trending Market Intelligence /marketintelligence/en/news-insights/trending/v6gidkx2kt6occprcd1b0a2 content esgSubNav
In This List

Fitch upgrades Greece on impending bailout exit, debt sustainability

Blog

The evolving world of central bank digital currencies

Blog

Insight Weekly: US stock market downturn; Chinese bank earnings; Europe's big tech bills

Blog

Expand Your Perspective Uncover Insights on Key Markets with Differentiated Data

Blog

Insight Weekly: Ukraine war impact on mining; US bank growth slowdown; cloud computing headwinds


Fitch upgrades Greece on impending bailout exit, debt sustainability

Fitch Ratings upgraded Greece's long-term foreign and local currency issuer default ratings to BB- from B with a stable outlook, as the country prepares to leave its bailout program under the European Stability Mechanism.

Greece is expected to exit the ESM program Aug. 20 with a deposit buffer of €24.1 billion following the disbursement of the final tranche of €15 billion in loans earlier this week. The Eurogroup of finance ministers estimates this buffer will cover sovereign financing needs for 22 months.

"Our estimates indicate that Greece could be fully funded until 2022, providing a significant backstop against any financing risks for a prolonged period," Fitch said. "This should in turn support market confidence and post-programme market access."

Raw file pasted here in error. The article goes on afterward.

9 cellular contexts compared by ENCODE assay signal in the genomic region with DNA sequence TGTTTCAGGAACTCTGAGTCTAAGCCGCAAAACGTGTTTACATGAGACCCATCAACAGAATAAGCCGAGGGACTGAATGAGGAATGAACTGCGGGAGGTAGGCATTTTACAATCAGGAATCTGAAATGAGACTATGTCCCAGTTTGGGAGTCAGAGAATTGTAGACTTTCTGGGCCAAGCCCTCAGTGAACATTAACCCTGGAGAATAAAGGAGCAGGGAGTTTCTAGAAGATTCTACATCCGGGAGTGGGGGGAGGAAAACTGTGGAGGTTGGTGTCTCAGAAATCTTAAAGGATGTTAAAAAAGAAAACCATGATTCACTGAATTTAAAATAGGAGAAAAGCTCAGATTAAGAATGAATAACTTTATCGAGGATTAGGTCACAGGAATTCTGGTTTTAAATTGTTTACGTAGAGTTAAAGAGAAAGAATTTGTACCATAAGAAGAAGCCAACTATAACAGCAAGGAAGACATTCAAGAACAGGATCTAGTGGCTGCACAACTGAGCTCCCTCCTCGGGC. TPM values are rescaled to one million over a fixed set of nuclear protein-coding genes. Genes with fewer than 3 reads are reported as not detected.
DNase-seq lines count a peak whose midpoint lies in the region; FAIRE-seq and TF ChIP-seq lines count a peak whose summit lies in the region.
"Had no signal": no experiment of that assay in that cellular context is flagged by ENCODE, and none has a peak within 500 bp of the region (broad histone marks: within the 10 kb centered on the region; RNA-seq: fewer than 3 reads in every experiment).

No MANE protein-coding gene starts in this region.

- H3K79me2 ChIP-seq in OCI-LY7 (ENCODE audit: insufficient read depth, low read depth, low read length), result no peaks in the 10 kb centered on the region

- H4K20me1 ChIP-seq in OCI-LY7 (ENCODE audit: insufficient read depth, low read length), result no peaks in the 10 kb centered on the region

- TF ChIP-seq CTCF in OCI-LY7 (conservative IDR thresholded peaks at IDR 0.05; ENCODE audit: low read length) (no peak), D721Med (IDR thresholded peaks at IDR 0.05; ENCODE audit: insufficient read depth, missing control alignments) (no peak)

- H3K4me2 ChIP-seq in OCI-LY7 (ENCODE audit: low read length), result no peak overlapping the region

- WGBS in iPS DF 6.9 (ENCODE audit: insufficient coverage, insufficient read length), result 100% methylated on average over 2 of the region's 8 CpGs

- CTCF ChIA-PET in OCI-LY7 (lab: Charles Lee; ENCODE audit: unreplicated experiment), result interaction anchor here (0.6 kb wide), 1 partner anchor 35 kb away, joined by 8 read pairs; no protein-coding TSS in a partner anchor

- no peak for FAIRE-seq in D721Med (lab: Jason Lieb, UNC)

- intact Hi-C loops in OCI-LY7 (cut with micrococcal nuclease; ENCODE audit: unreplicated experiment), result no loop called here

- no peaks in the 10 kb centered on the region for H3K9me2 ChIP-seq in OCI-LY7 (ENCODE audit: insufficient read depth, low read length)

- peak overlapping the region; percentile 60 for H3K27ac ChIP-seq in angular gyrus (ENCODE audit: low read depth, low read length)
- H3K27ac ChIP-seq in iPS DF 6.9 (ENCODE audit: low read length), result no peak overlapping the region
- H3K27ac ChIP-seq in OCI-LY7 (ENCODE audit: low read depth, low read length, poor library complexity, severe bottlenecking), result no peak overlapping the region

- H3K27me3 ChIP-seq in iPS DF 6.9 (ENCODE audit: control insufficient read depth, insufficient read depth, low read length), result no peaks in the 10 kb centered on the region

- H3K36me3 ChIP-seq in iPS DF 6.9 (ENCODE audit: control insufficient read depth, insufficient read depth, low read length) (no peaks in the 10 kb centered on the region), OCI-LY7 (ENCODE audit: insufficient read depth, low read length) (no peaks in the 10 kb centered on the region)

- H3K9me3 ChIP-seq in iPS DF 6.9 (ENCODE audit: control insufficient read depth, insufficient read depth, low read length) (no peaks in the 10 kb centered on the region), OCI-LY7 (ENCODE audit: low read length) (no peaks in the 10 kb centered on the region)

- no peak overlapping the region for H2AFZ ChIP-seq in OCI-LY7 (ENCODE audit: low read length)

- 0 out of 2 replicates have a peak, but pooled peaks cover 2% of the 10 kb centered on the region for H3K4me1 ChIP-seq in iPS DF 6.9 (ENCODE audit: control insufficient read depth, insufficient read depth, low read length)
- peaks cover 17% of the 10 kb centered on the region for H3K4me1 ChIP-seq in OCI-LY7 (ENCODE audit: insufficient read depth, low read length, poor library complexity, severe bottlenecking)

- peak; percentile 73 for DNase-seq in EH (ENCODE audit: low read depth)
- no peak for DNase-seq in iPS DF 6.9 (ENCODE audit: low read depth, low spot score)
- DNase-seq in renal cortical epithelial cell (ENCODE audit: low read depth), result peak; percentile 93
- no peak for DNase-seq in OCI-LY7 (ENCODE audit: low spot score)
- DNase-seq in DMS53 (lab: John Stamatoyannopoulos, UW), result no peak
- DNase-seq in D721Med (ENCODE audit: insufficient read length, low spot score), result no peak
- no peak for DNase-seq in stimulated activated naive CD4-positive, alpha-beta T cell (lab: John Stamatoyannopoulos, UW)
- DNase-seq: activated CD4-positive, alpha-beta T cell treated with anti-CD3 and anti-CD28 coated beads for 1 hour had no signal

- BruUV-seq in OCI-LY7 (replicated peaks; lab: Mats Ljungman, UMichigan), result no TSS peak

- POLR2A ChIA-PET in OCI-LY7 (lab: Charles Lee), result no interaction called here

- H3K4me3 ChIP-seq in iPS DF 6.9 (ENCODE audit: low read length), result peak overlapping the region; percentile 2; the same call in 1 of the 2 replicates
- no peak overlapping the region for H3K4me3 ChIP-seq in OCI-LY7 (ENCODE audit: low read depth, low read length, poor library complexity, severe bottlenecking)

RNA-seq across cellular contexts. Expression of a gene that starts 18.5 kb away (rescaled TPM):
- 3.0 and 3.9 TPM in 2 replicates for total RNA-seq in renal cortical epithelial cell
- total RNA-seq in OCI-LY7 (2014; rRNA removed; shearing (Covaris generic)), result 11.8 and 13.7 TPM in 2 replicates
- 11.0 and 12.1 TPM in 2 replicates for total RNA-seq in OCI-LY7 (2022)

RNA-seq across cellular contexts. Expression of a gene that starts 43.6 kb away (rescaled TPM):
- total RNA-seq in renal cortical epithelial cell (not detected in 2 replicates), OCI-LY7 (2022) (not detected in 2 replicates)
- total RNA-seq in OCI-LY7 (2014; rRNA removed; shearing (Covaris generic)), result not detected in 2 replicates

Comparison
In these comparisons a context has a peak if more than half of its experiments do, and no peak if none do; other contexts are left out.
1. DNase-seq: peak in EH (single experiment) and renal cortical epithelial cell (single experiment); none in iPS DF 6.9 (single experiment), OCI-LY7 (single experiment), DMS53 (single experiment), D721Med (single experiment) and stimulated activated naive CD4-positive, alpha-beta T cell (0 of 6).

Accompanying debt measures should also improve Greece's general government debt sustainability, which is supported by budget surpluses, expected sustained GDP growth, legislated fiscal measures and reduced political risks, according to Fitch.

The rating agency forecasts Greece's primary fiscal surpluses to stay slightly under 3.5% of GDP until 2023 and to drop below 3% from 2024, from the "fiscal out-performance" of a 4% primary surplus in 2017.

General government gross debt is projected to drop to 123.3% of GDP by 2030 from 182.7% in 2018, Fitch said.

Fitch notes that Greece's economic expansion is "gathering momentum" with 2% growth expected in 2018 and 2.3% in 2019.

Greece's local political backdrop has also become "somewhat more stable" and its working relationship with European creditors has "substantially improved," Fitch said, lowering the risk of a sharp reversal of policy measures adopted under the ESM program.

"Nevertheless, future Greek governments are required to maintain primary surpluses for an exceptionally long time and this may pose political challenges," Fitch cautioned. "There may be some partial policy reversals in the future, or fiscal targets may be relaxed, as dialogue continues between Greece and its official creditors."